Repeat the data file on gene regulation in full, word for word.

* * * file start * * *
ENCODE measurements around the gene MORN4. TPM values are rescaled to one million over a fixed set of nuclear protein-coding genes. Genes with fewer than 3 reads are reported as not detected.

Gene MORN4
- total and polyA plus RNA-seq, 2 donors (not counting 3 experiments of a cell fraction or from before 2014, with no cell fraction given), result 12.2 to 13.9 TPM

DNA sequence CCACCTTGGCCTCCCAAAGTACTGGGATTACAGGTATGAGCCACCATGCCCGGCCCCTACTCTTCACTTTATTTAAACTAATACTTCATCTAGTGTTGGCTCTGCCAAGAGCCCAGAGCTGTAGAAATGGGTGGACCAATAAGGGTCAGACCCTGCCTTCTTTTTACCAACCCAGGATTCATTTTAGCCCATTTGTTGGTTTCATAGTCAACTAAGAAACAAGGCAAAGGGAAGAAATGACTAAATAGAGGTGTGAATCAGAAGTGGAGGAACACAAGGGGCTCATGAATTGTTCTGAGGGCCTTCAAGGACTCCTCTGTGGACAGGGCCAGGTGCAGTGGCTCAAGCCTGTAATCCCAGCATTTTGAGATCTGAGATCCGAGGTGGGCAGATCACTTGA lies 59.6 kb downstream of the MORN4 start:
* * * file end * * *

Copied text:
ENCODE measurements around the gene MORN4. TPM values are rescaled to one million over a fixed set of nuclear protein-coding genes. Genes with fewer than 3 reads are reported as not detected.

Gene MORN4
- total and polyA plus RNA-seq, 2 donors (not counting 3 experiments of a cell fraction or from before 2014, with no cell fraction given), result 12.2 to 13.9 TPM

DNA sequence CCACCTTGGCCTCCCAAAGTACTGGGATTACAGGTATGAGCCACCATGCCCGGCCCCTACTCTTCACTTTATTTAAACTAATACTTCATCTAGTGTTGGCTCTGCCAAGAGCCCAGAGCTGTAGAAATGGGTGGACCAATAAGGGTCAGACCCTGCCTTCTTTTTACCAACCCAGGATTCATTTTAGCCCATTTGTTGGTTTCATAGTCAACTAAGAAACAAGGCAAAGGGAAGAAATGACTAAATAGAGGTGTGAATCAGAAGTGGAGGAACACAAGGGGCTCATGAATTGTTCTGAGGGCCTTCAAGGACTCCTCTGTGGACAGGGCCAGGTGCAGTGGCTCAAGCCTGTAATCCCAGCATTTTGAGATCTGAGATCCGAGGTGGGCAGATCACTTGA lies 59.6 kb downstream of the MORN4 start: